That stock-type is not the character but it is as necessary to the character as a skeleton is to the actor who plays it. “Thus, with regard to the characterization of comedy, three types of characters appear and they seem closely related to some of the characters of romance. First, the villain, who represents to some extent a “menace”, who threatens the true heroine and who is always a sinister figure. Secondly and central to the group too, is the hero or the heroine, often a weak character.
Thirdly, the last central figure is the type entrusted with hatching the schemes which bring about the hero’s victory.
This character evolves into the amateur detective of modern fiction. According also to Northrop Frye, the world of ghost stories, thrillers, and Gothic romance belongs to the sixth phase of comedy as it “ranges from the most savage irony to the most dreamy wish-fulfilment romance”, its structural patterns and characterization being much the same throughout its range.
A device similar to the subsequent detective novels Basically, the detective novel raises an issue to be solved, with imagination as a starting point. Eventually the problem can be solved by reasoning and rationalization.
Characters fulfil their relative functions and their sphere of activity is clearly delineated. If we apply that definition to “The Woman in White”, the fundamental elements necessary to the setting and the unravelling of the intrigue are present. Taking its roots in the world of the Gothic romance, the intrigue is carefully planned, as is also the increasingly complex unravelling. The villain, the heroine-victim, the amateur detective, that is the three main types of characters, contribute to the plot just as they do in a detective novel.
However it seems difficult to extend that similarity further, for The Moonstone, written by Collins later in 1868, was described by T. S. Eliot as “The first, (… ) of modern English detective novels”. Nevertheless, “The Woman in White” deals with the unmasking of a crime by one of the characters belonging to that fundamental triangle, exemplifying Collins’ ability to portray them with a fidelity in advance of some more famous Victorian novelists. As he made a point of honour to get factual details correct, he endowed not only the male figures but also the female ones with intellect, passion and strength of will.
Both illustrate his skill in building characters within or without the contemporary conventions of fiction. Who are the main protagonists? Anne, the woman in white, at the centre of the web. Her figure appears at the very beginning of the story. The author does not give a full description of her as she is to play the part of a mystery-woman dressed in white, and, as such, her function is to contribute to the atmosphere of fear: “This is all that I could observe of her in the dim light and under the perplexingly strange circumstances of our meeting. ”
Anne is to appear only twice in the novel. However her main characteristic is her strong resemblance to Laura Fairlie and as such she is central throughout to the unravelling of the plot, for without her existence the Secret and the wholesale ramification of deception that permeate the novel are nothing. Laura Fairlie: a conventional heroine Laura, too, plays the part of an innocent girl. She is also to be the victim of foul machination, Sir Percival’s eagerness for her money. Walter Hartright describes in some detail his own portrait of her, so that, in a sense, Laura is a picture, – So often sung by the poets, so seldom seen in real life, (… ) A fair, delicate girl (… ) with truthful, innocent blue eyes, that is all the drawing can say. She is sweet-tempered and charming, and certainly is as conventional as a lot of girls of her time of similar rank and situation. At that time the word conventional conveyed even more meaning than it does nowadays: it meant, for a young girl, to be shy and reserved, to be respectable and respected; not to have any personal opinions and to consider man to be the great master, the one she must obey.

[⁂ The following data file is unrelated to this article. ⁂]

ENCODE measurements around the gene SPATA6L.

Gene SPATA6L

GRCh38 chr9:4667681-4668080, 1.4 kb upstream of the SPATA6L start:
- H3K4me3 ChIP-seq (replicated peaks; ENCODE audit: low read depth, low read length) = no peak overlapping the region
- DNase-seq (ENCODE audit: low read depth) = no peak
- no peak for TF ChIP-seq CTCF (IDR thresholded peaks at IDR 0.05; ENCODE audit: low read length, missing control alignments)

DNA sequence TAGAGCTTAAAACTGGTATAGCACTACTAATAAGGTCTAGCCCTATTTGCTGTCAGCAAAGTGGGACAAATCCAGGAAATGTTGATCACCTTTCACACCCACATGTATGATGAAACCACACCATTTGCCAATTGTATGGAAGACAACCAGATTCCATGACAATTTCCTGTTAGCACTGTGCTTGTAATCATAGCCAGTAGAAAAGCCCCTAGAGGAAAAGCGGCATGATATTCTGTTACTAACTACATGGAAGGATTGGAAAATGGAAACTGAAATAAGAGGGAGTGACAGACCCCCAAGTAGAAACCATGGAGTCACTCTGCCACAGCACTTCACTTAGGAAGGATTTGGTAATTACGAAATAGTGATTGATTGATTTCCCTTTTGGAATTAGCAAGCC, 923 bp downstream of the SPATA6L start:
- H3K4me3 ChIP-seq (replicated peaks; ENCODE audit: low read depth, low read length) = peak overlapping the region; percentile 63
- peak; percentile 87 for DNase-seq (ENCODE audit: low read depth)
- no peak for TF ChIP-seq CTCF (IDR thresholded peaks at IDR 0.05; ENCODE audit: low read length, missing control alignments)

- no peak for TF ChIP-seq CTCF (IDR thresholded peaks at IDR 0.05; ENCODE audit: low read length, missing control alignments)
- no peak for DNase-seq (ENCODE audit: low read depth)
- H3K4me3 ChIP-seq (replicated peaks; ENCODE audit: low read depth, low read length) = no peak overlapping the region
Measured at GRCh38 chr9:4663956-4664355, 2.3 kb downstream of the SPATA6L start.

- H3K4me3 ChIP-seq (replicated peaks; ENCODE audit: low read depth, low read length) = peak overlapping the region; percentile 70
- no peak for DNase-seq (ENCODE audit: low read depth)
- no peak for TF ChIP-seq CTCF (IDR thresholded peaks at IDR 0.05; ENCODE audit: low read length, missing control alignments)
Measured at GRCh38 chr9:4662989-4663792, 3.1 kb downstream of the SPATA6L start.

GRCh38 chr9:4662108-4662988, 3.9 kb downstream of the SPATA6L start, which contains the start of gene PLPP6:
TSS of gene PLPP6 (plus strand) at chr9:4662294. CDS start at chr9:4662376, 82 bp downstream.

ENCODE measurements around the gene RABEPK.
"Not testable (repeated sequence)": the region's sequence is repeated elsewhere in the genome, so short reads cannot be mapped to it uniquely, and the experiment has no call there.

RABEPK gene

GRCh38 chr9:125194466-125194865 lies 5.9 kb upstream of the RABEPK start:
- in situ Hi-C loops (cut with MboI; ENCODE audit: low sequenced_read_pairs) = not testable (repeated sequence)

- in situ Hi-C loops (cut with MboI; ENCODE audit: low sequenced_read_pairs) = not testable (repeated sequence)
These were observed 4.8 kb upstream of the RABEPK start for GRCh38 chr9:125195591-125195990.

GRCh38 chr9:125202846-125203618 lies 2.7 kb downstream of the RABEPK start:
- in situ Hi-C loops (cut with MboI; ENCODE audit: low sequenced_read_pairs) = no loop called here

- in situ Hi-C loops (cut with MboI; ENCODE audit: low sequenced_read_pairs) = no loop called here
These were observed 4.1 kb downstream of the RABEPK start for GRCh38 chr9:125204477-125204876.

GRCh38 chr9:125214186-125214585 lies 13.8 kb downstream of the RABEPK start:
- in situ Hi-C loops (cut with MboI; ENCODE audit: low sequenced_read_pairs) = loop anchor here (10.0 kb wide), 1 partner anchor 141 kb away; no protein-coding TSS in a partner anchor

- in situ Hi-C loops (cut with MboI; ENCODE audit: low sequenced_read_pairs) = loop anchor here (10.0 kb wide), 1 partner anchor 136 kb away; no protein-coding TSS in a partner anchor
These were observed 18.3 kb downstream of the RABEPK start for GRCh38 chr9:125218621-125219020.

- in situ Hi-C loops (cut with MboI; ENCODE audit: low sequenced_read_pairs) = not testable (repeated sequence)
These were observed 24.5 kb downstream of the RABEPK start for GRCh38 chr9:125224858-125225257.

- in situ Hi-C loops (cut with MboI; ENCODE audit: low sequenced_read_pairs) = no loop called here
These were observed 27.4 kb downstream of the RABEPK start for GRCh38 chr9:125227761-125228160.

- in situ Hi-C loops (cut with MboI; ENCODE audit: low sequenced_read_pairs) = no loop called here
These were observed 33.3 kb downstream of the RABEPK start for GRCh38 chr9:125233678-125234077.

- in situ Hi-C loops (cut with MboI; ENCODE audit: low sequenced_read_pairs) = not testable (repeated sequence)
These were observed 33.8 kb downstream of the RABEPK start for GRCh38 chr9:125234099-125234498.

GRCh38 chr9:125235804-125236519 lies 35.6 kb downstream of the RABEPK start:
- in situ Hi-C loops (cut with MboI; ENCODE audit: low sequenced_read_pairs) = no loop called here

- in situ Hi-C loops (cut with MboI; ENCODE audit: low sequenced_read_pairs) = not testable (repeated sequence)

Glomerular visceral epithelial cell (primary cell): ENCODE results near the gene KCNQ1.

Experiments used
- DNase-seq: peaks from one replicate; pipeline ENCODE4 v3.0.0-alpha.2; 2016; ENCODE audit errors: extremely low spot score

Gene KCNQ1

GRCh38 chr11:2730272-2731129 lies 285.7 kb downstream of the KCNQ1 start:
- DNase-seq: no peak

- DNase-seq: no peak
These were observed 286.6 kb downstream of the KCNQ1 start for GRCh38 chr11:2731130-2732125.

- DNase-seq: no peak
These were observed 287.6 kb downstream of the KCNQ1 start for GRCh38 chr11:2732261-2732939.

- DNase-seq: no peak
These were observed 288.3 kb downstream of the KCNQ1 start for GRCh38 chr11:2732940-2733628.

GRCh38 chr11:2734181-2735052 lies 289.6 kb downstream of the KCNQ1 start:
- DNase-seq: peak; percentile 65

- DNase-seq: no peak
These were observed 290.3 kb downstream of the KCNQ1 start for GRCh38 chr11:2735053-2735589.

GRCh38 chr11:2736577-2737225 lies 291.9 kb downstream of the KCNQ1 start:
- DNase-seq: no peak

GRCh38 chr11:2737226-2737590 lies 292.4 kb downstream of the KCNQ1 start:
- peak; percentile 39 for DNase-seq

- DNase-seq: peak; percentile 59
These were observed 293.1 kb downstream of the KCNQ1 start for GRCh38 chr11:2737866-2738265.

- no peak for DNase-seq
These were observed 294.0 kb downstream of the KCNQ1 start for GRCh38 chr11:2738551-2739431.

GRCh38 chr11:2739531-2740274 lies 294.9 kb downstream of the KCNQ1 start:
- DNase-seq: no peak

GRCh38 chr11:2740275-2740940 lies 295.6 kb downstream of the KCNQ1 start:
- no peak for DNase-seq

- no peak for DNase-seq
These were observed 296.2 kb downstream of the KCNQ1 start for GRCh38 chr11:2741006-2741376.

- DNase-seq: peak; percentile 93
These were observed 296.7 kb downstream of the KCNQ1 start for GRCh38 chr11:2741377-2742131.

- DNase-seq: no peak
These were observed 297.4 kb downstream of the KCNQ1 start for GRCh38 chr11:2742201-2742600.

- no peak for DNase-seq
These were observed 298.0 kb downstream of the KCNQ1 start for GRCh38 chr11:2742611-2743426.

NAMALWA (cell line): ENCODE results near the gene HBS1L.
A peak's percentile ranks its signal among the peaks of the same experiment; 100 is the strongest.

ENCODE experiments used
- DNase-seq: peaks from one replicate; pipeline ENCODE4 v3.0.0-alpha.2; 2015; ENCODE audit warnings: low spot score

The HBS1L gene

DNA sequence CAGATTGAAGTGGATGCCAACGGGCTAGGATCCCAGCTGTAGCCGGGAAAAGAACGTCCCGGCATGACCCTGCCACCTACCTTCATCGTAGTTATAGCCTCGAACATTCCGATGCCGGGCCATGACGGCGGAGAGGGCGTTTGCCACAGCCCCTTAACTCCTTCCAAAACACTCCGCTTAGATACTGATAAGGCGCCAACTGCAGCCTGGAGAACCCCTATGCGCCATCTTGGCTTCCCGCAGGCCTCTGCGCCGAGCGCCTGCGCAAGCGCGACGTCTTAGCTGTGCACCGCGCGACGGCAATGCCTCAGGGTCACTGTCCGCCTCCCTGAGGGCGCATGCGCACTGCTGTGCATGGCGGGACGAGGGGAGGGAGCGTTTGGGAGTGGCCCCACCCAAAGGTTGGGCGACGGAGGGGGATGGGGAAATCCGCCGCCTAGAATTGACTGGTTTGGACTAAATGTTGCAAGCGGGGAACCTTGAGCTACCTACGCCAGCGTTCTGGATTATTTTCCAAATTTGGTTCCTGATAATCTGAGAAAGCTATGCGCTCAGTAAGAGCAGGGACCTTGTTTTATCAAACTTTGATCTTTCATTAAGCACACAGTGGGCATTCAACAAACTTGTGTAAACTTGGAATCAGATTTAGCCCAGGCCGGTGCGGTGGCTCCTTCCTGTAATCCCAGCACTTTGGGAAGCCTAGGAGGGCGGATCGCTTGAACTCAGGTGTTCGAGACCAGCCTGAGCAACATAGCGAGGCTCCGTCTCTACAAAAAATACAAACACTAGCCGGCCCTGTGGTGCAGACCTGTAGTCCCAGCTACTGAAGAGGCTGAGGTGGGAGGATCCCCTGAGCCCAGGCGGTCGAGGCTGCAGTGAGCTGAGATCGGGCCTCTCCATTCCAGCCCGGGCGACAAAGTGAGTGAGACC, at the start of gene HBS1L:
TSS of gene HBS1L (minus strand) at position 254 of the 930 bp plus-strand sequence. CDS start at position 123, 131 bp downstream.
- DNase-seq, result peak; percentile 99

Nevertheless, occasionally, she shows more spirit than we would be inclined to give her credit for. She would not always submit to male superiority, as was then common practice. When she refused to sign Sir Percival’s document, “a mere business formality”, she did it quietly and firmly, despite the uncompromising attitude of her husband who openly and violently outrages her: “You wouldn’t understand. I am your husband and I am not obliged [to explain]. ” (269) Her half-sister, Marian, found, – an expression in her eyes which, throughout all my experiences of her, I had never seen in them before.
Sir Percival and Count Fosco
If this scene shows her clear-sightedness, the trap nevertheless is to close on her. The vulnerability of these women reinforces the vileness of the two criminals, Sir Percival and Count Fosco, of whom the latter is a striking personality. The two villains. Count Fosco: the great male character of the novel Although he has little or no say for he only testifies in writing, he not only towers above all the characters of the novel with his great height and weight, but he is also a highly intelligent man, and a skilled criminal.
Collins took great trouble in portraying Fosco. Indeed his appearance is worthy of a theatrical character’s entrance. He is introduced by Marian Halcombe when he actually appears for the first time in the second “epoch” of the novel. She gives the reader a detailed physical description of him. Indeed he is larger than life: – He is immensely fat (… ). His features have Napoleon’s magnificent regularity. [He has] unfathomable grey eyes. He dresses in the oddest way and has a fancy for white mice, a “vicious” cockatoo, canary-birds, and opera.
Cite this essay
The Woman in White. (2020, Jun 02). Retrieved from https://studymoose.com/the-woman-in-white-13115-new-essay